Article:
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William Schouler, A history of Massachusetts in the Civil War: Volume 2 1,747 1,747 Browse Search
George P. Rowell and Company's American Newspaper Directory, containing accurate lists of all the newspapers and periodicals published in the United States and territories, and the dominion of Canada, and British Colonies of North America., together with a description of the towns and cities in which they are published. (ed. George P. Rowell and company) 574 574 Browse Search
Harper's Encyclopedia of United States History (ed. Benson Lossing) 435 435 Browse Search
Thomas Wentworth Higginson, Massachusetts in the Army and Navy during the war of 1861-1865, vol. 2 98 98 Browse Search
Brigadier-General Ellison Capers, Confederate Military History, a library of Confederate States Military History: Volume 5, South Carolina (ed. Clement Anselm Evans) 90 90 Browse Search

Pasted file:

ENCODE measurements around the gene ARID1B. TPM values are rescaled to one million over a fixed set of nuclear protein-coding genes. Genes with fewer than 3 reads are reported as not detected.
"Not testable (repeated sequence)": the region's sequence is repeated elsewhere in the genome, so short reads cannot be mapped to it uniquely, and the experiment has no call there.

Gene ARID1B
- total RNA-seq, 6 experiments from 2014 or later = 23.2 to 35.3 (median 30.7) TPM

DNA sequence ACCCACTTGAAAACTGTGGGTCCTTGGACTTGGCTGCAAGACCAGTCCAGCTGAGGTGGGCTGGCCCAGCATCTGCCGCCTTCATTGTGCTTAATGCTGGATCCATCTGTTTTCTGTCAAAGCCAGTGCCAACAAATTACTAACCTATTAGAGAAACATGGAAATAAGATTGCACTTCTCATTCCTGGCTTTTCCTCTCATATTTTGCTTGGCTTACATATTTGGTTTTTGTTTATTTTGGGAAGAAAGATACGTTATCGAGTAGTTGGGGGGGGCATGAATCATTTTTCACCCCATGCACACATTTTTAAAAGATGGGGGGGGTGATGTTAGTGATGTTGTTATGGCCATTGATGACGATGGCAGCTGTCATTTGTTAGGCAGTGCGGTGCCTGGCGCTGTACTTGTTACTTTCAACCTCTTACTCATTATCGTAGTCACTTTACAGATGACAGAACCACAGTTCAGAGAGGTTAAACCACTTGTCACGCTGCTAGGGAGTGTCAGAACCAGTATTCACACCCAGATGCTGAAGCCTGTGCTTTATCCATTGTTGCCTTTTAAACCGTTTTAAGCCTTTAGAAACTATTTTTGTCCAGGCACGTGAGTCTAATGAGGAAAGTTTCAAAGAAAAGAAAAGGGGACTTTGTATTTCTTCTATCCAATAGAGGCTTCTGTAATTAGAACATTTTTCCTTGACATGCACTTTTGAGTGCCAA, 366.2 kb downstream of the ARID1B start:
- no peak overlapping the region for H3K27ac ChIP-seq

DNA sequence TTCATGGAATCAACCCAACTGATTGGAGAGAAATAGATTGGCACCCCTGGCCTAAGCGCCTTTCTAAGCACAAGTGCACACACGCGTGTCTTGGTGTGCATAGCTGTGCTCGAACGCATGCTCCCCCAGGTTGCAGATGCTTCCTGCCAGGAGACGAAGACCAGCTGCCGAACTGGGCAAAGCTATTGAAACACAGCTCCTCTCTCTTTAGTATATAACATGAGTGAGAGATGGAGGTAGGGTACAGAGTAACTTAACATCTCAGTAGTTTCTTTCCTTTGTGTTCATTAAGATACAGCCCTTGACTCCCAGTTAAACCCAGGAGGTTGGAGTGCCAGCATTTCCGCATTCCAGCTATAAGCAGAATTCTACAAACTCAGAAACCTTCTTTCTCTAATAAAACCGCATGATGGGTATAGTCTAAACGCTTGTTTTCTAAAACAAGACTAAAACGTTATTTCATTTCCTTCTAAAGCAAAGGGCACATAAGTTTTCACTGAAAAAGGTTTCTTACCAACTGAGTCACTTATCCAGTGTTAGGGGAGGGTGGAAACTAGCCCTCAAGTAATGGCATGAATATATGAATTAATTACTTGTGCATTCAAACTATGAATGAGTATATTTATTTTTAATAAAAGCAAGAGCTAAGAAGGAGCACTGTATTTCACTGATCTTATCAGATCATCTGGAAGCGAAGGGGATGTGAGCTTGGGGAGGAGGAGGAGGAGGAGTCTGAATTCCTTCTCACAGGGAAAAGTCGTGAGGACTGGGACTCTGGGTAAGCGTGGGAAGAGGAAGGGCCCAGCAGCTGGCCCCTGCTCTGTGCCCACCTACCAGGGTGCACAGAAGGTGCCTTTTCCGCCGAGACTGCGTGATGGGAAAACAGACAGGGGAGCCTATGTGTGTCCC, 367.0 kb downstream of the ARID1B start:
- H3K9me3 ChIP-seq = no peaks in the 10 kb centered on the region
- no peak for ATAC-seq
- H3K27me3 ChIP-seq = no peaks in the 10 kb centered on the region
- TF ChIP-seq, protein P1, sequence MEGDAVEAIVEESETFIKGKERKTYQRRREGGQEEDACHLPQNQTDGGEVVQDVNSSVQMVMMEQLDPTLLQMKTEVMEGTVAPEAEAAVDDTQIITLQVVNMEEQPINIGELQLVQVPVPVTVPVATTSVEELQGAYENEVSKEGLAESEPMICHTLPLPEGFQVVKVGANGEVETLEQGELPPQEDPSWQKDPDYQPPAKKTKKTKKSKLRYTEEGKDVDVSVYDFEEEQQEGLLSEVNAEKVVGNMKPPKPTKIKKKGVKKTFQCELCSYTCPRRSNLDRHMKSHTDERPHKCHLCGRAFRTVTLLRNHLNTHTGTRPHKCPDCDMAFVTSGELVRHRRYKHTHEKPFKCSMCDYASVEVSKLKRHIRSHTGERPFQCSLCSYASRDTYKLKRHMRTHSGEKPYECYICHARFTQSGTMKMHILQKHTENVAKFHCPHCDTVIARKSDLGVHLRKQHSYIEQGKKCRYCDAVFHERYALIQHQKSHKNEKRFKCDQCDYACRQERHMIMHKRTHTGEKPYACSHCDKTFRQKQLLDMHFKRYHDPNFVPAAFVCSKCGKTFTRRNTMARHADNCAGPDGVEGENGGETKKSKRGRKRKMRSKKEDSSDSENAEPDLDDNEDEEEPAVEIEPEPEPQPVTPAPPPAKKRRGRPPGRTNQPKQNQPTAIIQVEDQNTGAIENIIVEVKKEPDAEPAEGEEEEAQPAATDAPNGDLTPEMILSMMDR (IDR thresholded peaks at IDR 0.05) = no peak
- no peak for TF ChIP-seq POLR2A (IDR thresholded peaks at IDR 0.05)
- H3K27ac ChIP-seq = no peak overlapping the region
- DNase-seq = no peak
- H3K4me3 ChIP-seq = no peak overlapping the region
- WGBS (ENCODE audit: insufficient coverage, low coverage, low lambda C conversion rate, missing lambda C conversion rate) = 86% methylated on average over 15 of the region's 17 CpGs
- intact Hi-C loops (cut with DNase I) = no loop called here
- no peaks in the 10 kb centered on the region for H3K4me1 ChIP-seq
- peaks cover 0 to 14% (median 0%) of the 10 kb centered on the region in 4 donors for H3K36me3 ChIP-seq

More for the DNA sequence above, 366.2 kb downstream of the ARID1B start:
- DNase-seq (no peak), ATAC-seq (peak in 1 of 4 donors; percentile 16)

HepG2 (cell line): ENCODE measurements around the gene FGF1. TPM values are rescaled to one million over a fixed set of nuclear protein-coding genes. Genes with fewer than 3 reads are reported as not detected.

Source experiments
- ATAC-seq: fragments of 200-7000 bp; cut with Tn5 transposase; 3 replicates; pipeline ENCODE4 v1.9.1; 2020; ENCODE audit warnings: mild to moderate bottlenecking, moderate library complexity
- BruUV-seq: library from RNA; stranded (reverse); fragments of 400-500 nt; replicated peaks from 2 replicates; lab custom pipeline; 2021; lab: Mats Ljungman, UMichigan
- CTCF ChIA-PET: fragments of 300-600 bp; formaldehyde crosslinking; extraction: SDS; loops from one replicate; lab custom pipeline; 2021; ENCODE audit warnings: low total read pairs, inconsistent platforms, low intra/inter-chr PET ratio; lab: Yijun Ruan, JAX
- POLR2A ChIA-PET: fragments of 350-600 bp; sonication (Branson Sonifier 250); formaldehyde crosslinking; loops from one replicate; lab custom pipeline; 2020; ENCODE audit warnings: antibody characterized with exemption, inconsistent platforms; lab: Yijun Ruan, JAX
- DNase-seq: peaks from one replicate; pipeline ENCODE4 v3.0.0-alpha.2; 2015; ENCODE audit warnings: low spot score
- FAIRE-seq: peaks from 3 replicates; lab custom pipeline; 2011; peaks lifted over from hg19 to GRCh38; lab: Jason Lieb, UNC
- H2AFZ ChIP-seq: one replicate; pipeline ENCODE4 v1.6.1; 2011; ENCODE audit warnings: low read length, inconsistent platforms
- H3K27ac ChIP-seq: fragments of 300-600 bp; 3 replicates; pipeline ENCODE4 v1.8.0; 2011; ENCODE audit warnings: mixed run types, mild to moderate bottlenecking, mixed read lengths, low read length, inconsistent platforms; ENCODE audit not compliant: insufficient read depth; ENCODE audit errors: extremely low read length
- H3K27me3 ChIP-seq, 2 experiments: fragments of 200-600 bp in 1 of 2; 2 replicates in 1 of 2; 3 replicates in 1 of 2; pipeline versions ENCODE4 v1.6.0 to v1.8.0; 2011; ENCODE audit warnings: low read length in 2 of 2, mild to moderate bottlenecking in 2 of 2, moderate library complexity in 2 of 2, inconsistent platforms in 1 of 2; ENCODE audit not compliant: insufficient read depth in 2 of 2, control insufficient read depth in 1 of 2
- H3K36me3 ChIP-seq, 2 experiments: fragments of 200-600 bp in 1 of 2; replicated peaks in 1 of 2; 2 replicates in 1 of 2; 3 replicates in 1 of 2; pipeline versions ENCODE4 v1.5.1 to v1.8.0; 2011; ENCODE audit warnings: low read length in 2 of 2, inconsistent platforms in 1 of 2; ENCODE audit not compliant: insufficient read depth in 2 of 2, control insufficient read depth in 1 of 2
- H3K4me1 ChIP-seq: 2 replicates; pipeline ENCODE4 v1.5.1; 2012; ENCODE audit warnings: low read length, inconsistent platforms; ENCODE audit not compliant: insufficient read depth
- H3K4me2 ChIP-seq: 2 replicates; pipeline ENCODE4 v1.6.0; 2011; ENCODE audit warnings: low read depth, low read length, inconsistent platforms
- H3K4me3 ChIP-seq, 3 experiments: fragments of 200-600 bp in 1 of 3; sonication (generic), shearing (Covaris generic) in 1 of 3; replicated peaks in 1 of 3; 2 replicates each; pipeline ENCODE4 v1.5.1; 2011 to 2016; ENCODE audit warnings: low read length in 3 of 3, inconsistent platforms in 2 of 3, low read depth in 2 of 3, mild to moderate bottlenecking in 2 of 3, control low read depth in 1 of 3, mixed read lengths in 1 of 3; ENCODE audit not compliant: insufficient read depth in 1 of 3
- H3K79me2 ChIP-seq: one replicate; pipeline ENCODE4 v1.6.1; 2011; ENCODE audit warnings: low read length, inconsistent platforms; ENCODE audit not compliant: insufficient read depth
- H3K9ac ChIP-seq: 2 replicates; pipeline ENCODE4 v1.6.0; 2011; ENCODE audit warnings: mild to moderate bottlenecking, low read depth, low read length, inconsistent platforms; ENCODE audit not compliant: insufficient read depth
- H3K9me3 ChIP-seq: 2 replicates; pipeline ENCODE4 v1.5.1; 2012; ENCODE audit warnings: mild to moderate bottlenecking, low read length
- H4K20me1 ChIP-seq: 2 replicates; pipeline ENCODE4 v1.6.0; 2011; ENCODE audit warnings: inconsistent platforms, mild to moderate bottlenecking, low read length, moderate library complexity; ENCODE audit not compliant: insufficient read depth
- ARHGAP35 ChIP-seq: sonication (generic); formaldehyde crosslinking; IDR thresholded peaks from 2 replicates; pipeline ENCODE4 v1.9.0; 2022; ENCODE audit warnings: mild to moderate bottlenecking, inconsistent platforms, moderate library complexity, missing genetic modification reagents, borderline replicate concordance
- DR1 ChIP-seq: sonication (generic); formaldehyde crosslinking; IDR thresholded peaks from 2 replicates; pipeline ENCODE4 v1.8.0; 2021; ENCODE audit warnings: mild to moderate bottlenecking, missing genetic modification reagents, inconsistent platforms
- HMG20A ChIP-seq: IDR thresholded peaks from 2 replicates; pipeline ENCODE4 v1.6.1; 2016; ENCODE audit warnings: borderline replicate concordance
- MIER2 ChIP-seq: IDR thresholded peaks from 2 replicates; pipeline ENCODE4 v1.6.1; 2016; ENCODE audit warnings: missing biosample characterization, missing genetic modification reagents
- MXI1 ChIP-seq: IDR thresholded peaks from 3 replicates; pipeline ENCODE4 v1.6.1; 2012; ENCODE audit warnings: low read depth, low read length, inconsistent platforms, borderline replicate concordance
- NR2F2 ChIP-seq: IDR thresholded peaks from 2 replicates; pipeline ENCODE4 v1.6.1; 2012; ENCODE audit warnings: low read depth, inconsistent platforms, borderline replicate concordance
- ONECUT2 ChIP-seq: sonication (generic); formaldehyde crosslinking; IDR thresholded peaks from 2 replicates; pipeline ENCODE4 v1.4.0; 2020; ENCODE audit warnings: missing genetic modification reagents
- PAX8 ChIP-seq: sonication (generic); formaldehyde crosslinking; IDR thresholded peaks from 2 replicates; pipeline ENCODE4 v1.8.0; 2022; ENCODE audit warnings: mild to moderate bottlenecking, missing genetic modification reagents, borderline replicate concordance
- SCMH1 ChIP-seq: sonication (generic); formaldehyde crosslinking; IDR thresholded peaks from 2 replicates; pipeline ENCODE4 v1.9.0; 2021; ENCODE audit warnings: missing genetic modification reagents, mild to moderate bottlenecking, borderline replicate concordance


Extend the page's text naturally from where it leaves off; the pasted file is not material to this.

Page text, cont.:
Knight's Mechanical Encyclopedia (ed. Knight) 86 86 Browse Search
William F. Fox, Lt. Col. U. S. V., Regimental Losses in the American Civil War, 1861-1865: A Treatise on the extent and nature of the mortuary losses in the Union regiments, with full and exhaustive statistics compiled from the official records on file in the state military bureaus and at Washington 58 58 Browse Search
Thomas Wentworth Higginson, Massachusetts in the Army and Navy during the war of 1861-1865, vol. 1, Mass. officers and men who died. 54 54 Browse Search